What’s it like for children going back to school?
As part of UNICEF’s work to reimagine a better world for all children after COVID-19, UNICEF China is helping children get back to school safely.
To help make the return to school safe and healthy for all children in China, UNICEF, the Ministry of Education and the Chinese Center for Disease Control and Prevention jointly launched the Safe School Return Campaign. For UNICEF, this is part of our work to not only respond to the pandemic, but also to reimagine a better world for children after COVID-19. We saw the need for this campaign in the early days of the pandemic, after listening to children and young people. Towards the end of March, we surveyed 18,266 students, 27,452 parents and 4,948 teachers to gauge their understanding of COVID-19 and how it can be prevented, as well as their attitudes and concerns about the resumption of the school year.
Based on this information, and international experience of responding to other outbreaks, we developed key information and messages for children, parents and teachers, and delivered them through posters and videos. In addition to promoting good health practices, we focused on children’s psychological needs, as well as preventing discrimination and bullying. UNICEF and our partners shared the videos and posters through every method we could: online, in print, and broadcast on TV. Working with the Ministry of Education, we aimed to reach 614,000 schools, and 235 million children.
At the school in Zhong County, I saw with my own eyes the help that these messages provided to children, which was very gratifying. During recess, I saw a group of children gather around one of the posters. I leaned over to ask if they liked the poster. They smiled, and said they liked it. I asked which message was their favorite, and to my surprise they all pointed to "Don’t tease or bully anyone who has been sick. Don’t blame or exclude those from other regions or countries. Be supportive to each other." It was clear that these children had voiced an important truth: in extraordinary circumstances, it is even more important to care for and help each other.
Later on, we interviewed some teenagers on their opinions towards the posters. One girl in the eighth grade at Yixing School said: “I didn’t know before [I saw the poster] that I could communicate with classmates and teachers. We definitely experienced a burden and worried about the epidemic when we had to stay at home for so long. We can actually talk to teachers and let them know all our worries. They can help us.” A boy in seventh grade at the same school told us he also found the poster helpful. “For example, it teaches us to welcome people coming back from other parts of the country, and make sure we don’t exclude them. I didn’t know this before, and I have seen many people exclude those coming back from other places.” I was moved by the children’s simple words. The physical and supply needs arising from the pandemic are usually obvious, but the psychological needs are often ignored because they are harder to see. At UNICEF we work to meet children’s psychological needs; sometimes, even a simple sentence can bring them warmth and strength.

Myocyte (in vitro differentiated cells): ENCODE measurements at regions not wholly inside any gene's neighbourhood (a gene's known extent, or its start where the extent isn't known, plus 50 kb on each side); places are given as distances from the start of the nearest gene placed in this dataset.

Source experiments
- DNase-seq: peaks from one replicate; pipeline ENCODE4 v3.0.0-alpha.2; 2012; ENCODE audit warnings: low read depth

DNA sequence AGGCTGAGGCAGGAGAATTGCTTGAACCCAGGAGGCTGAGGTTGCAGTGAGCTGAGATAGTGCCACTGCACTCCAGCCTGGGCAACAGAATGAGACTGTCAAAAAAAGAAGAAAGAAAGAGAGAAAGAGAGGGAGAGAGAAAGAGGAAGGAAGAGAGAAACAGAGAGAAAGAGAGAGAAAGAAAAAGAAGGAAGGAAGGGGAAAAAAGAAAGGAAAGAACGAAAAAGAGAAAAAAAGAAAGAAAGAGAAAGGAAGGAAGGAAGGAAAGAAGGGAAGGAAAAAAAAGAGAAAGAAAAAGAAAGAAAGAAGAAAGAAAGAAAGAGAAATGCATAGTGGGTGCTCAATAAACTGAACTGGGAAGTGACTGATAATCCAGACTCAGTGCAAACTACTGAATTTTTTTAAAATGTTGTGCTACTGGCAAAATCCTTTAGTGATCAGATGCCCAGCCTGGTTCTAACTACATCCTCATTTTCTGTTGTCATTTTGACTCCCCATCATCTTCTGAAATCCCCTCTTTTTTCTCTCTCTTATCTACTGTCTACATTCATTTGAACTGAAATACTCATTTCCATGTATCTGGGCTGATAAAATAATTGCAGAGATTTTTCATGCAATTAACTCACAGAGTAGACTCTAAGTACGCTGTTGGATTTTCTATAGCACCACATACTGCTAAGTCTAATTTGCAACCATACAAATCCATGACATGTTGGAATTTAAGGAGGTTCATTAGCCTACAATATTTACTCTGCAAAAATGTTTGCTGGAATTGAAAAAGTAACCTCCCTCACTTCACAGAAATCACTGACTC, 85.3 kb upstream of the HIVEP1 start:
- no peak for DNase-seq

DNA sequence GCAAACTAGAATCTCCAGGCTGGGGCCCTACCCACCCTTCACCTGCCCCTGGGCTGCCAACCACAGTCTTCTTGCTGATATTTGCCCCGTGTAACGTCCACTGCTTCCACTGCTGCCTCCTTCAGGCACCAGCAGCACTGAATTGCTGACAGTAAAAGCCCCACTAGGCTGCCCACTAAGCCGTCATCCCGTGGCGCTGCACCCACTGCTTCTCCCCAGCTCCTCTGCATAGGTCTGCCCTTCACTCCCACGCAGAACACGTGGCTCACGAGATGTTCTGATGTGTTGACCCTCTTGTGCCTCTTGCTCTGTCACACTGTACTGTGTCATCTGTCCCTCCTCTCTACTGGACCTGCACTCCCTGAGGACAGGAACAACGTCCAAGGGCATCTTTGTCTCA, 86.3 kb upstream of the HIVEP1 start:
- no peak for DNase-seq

As I chatted with teachers, I learned more about the issues that students faced as they returned to school. After months of self-quarantine and studying online, students are experiencing difficulties in returning to normal learning and adapting to the fast-paced teaching schedule. Senior students in particular are feeling the pressures of entering the next level of education. To help, UNICEF translated the Inter-Agency Network for Education in Emergencies (INEE) Guidance Note on Psychosocial Support. It provides frontline education workers with practical tips to help children retrieve a sense of control and confidence in learning by building a supportive and stimulating environment with diverse learning opportunities.
2020 is an extraordinary year for everyone. It has given me a deeper understanding of my work. When I first came to UNICEF, I couldn’t figure out what the full name of UNICEF meant because it didn’t match in Chinese. I later learned that the original name of UNICEF was ‘The United National International Children’s Emergency Fund’, and that it was established to help children affected by the Second World War. Although times have changed, the mission remains, and our history of responding to crises proves that we can do anything when we pull together. COVID-19 is a child’s rights crisis with immediate costs for children that, if unaddressed, may persist throughout their lives. To help children everywhere, UNICEF has translated the Safe School Return Campaign materials into several languages and distributed them across East Asia and the Pacific, Latin America and the Caribbean. We will continue to work together to reimagine a better world, for every child.
Students and teachers share their experiences of going back to school